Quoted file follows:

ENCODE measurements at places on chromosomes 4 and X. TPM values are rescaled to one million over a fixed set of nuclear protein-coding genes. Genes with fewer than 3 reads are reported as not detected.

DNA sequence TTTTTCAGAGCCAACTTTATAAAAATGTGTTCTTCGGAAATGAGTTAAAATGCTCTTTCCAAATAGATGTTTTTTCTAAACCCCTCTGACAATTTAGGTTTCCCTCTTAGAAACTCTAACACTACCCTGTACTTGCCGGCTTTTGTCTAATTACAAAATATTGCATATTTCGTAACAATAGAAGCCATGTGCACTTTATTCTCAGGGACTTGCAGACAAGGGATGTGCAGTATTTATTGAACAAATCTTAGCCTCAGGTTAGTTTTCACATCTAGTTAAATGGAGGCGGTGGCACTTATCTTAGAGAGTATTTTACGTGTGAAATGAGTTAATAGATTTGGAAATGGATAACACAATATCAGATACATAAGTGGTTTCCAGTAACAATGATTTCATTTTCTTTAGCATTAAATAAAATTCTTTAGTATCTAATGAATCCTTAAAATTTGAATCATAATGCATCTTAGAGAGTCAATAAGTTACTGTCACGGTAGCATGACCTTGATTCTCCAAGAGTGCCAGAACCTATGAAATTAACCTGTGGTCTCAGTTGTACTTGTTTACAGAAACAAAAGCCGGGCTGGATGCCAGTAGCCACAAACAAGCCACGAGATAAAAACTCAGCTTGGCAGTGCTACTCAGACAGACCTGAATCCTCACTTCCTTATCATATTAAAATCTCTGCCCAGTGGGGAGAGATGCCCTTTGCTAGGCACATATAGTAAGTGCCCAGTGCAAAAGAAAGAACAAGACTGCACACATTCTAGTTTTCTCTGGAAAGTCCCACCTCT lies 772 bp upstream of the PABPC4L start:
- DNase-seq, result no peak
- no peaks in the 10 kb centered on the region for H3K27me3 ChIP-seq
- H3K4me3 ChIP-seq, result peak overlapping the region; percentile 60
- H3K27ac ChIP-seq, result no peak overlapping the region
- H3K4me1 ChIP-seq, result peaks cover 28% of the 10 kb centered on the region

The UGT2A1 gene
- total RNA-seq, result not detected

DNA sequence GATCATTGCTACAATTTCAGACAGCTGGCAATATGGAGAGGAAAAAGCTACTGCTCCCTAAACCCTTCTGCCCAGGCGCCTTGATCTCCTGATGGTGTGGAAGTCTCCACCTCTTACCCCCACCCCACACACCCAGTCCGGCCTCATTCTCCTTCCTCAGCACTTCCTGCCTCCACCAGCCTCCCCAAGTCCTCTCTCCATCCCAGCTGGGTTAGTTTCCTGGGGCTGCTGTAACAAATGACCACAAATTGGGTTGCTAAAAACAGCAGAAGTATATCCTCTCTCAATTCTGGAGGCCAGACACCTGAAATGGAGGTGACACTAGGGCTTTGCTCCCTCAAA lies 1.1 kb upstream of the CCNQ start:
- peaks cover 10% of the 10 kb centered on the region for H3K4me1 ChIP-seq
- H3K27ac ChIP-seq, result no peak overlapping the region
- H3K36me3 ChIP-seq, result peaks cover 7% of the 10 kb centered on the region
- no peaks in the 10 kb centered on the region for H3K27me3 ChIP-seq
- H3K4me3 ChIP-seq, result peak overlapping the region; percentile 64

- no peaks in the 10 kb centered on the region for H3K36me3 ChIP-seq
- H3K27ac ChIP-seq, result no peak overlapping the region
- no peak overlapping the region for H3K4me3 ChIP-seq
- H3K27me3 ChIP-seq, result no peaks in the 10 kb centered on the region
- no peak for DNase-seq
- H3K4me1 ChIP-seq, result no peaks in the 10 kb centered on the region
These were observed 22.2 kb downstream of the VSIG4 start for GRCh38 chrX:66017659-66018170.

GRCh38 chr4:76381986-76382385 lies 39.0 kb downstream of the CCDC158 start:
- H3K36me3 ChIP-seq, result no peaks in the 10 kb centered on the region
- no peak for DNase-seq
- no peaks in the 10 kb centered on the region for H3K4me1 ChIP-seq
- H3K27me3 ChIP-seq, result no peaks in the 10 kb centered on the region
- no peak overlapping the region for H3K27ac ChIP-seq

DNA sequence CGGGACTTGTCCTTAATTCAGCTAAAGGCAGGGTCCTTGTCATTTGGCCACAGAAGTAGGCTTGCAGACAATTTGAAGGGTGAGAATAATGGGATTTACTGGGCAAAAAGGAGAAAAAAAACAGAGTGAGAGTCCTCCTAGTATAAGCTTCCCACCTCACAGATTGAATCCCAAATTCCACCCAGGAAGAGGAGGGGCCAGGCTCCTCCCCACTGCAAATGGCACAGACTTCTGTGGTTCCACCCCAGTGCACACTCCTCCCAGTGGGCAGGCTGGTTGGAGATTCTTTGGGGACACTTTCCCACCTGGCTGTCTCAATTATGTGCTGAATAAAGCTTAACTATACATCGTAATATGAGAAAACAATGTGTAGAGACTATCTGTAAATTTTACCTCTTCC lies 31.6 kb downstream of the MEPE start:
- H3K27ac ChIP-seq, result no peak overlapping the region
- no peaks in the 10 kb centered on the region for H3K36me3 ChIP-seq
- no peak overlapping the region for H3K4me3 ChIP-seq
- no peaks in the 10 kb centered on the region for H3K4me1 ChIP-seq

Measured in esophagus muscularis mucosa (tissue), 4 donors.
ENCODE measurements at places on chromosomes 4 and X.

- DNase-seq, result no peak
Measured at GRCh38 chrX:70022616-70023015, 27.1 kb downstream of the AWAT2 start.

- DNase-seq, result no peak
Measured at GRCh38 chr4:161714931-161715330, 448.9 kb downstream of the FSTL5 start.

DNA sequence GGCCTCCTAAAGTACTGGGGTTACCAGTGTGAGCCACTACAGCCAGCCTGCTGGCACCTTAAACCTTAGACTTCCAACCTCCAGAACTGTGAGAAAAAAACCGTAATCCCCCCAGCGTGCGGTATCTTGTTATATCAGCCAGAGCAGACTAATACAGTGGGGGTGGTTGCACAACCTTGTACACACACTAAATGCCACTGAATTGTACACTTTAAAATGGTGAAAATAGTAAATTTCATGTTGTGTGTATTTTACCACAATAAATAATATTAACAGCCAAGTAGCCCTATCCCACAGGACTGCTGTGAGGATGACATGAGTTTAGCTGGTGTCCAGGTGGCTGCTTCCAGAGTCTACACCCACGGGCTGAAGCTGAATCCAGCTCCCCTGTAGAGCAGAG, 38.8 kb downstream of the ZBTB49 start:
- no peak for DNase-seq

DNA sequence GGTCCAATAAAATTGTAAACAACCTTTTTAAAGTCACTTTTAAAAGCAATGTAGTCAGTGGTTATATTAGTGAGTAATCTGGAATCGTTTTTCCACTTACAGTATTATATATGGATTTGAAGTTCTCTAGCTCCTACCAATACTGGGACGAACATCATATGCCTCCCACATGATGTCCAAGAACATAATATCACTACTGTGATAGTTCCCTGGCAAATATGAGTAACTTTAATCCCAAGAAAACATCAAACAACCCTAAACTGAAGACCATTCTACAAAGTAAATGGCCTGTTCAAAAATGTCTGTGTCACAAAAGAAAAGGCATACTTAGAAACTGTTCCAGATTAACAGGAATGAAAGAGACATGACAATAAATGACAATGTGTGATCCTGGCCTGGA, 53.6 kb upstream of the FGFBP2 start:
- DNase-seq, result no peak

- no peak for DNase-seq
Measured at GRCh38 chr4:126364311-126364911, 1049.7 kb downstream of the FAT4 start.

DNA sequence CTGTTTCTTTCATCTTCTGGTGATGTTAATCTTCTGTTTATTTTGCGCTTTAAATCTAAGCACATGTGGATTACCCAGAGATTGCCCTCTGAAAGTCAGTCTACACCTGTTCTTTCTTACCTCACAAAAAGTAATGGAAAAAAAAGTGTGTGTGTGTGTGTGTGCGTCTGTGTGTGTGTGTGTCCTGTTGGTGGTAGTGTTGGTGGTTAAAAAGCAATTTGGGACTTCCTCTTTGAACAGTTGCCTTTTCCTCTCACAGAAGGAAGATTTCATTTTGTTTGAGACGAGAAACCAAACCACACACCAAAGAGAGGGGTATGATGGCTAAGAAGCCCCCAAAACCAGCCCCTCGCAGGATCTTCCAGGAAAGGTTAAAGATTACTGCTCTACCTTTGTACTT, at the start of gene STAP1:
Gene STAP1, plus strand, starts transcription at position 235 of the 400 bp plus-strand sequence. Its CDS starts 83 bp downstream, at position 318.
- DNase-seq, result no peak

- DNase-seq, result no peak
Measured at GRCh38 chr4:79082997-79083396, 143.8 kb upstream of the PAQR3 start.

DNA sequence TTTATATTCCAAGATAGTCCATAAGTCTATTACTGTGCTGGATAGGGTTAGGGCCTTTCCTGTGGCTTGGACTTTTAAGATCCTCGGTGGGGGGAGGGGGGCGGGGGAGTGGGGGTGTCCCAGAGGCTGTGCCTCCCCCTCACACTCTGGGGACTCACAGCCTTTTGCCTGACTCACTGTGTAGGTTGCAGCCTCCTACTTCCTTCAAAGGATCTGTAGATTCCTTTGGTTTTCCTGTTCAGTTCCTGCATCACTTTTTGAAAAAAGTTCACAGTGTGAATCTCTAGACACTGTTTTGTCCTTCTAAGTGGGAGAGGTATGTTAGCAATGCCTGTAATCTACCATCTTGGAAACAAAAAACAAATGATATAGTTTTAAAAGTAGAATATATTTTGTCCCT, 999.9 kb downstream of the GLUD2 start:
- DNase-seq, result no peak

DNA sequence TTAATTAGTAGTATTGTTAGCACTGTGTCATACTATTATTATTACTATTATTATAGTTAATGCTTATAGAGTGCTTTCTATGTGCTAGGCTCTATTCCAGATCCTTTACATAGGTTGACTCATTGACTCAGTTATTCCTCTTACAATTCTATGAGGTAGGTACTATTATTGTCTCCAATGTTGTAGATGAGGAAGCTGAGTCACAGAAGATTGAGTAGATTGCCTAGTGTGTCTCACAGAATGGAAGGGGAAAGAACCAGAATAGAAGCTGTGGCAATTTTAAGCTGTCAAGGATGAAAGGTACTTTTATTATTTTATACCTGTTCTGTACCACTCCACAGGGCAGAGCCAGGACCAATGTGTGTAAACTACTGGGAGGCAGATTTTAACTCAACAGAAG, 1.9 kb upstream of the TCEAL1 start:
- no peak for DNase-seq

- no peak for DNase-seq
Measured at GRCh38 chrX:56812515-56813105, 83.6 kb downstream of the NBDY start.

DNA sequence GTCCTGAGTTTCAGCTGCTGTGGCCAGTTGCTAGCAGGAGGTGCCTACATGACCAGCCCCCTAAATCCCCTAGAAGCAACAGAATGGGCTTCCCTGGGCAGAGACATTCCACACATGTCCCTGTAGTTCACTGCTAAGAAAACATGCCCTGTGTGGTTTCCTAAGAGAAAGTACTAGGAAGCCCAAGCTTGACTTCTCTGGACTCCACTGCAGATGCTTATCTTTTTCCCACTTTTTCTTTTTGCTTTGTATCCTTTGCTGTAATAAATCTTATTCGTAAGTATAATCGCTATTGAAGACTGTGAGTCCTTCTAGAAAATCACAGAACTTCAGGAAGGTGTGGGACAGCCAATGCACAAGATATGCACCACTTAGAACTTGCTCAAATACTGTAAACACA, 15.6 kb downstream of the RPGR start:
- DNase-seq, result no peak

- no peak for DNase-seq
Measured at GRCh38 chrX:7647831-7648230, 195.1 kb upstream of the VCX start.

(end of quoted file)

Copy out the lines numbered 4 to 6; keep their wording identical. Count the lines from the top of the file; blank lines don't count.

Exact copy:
- no peaks in the 10 kb centered on the region for H3K27me3 ChIP-seq
- H3K4me3 ChIP-seq, result peak overlapping the region; percentile 60
- H3K27ac ChIP-seq, result no peak overlapping the region